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DoS in popclient 3.0b6

Release Date: 29th June 2004
Discovery: Dean White <>
Research: John Cartwright <>


"popclient is a Post Office Protocol compliant mail retrieval client 
which supports both POP2 (as specified in RFC 937) and POP3 (RFC 1725)."

An off-by-one condition exists in the POP3 handler code present in 
this application. By crafting a malicious email a remote attacker may 
cause a denial of service against users of this software.


The problem occurs in pop3.c, function 'POP3_readmsg':

        int POP3_readmsg (socket,mboxfd,topipe)
        int socket;
        int mboxfd;
        int topipe;
[1]       char buf [MSGBUFSIZE]; 
          char *bufp;
          char savec;
          char fromBuf[MSGBUFSIZE];
          int needFrom;
          int lines,sizeticker;
          time_t now;
          /* This keeps the retrieved message count for display purposes */
          static int msgnum = 0;  
          /* set up for status message if outlevel allows it */
          if (outlevel > O_SILENT && outlevel < O_VERBOSE) {
            fprintf(stderr,"reading message %d",++msgnum);
            /* won't do the '...' if retrieved messages are being sent to stdout */
            if (mboxfd == 1)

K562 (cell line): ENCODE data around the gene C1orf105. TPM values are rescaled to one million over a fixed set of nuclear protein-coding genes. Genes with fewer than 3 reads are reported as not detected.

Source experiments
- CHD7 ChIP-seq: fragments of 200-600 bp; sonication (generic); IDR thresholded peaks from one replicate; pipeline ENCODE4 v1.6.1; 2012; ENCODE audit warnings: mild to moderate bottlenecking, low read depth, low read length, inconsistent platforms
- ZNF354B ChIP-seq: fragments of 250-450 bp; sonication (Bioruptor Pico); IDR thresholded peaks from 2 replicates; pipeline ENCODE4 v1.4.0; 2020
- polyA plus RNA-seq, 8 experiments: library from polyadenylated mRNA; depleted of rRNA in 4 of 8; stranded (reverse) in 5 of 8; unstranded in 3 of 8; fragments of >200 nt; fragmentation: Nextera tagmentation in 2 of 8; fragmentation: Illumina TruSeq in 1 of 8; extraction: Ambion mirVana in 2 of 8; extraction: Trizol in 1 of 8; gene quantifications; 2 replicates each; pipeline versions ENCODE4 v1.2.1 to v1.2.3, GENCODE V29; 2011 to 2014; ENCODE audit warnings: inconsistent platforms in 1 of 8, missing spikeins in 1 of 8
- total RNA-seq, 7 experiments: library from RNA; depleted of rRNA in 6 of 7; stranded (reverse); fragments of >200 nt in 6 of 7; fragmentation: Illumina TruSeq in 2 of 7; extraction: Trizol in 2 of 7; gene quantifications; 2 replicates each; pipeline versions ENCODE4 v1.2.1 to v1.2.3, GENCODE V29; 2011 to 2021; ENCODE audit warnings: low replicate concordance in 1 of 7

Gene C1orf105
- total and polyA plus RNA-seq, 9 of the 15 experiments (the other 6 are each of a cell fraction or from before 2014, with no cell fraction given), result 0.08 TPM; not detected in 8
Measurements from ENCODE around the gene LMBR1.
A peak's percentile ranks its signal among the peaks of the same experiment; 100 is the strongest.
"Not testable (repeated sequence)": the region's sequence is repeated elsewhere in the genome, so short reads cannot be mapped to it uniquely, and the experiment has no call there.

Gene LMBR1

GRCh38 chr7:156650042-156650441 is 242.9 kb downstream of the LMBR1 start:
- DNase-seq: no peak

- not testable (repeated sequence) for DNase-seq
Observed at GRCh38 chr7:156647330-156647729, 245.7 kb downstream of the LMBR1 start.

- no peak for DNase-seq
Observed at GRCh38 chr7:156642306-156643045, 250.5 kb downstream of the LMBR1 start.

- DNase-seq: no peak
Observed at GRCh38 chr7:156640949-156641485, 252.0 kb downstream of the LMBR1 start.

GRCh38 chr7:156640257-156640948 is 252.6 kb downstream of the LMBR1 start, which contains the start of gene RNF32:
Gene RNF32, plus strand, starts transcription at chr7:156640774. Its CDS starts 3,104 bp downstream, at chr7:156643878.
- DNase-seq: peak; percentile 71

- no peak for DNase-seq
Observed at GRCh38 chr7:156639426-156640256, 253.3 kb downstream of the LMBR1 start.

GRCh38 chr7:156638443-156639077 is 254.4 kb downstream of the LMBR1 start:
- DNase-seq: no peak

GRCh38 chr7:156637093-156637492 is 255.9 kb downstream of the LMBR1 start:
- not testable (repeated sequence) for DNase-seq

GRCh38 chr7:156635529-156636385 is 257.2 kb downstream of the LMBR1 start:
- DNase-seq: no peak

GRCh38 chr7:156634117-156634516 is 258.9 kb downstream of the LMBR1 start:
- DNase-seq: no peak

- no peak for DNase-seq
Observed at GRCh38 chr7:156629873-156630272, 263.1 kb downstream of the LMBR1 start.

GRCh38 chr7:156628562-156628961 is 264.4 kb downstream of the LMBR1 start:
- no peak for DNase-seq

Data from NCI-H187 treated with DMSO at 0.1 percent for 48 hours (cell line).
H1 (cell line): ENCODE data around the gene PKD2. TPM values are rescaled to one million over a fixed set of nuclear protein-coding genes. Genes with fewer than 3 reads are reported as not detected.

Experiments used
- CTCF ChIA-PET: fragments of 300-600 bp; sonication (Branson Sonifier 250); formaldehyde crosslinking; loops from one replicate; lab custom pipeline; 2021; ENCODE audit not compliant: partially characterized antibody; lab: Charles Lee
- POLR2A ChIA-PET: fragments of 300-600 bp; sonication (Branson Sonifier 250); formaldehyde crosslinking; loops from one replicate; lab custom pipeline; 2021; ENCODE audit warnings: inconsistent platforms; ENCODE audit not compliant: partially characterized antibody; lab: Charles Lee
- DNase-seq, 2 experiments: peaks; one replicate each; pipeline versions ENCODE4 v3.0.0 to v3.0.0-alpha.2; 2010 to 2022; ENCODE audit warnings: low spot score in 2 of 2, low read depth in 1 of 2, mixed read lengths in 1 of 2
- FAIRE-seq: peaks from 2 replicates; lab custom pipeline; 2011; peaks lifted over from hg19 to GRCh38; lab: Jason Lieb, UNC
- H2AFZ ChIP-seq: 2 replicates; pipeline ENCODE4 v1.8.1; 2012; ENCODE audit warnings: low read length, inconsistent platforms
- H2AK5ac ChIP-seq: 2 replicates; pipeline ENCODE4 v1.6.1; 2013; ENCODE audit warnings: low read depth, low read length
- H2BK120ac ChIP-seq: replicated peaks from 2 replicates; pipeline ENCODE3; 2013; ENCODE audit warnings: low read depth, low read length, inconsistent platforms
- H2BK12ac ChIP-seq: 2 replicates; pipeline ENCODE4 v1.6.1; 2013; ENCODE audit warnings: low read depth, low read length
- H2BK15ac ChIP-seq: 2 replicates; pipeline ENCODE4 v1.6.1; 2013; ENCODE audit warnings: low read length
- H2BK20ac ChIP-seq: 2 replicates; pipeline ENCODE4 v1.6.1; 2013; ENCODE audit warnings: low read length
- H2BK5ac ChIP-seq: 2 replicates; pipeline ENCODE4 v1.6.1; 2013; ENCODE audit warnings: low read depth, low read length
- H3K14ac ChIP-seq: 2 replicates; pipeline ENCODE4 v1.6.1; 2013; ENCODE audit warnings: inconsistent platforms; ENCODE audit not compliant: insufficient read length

/* read the message content from the server */
          lines = 0;
          sizeticker = MSGBUFSIZE;
          while (1) {
[2]         if (SockGets(socket,buf,sizeof(buf)) < 0)
            bufp = buf;
            if (*bufp == '.') {
              if (*bufp == 0)
                break;  /* end of message */
[3]         strcat(bufp,"\n");

A buffer of size MSGBUFSIZE is declared at [1]. At [2], the function 
SockGets is called, which returns a line of input from the message 
into this buffer. In the case of a long line, this will return at 
maximum a string of (MSGBUFSIZE - 1) characters plus the null 
terminator required. 

In this case, then the strcat is performed at [3], the null is 
overwritten with the '\n' character, and a new null is placed one byte
after the buffer, partially overwriting the saved stack pointer.

When the function returns this leads to an application crash, however
there does not appear to be any possibility of influencing this 
behaviour to cause anything other than a DoS.


The call to SockGets at [2] should use (sizeof(buf)-1) for the third 
parameter so that bounds are not overrun when the newline is applied.


- Whilst symptoms of this problem were discussed as far back as 1998,
  there does not appear to be any (publicly available) research into, 
  or fix for, this DoS.
- popclient 3.0b6 code was sourced from the OpenBSD ports tree.
- Thanks to Len Rose/ for the continued long-time support!

This advisory will be archived at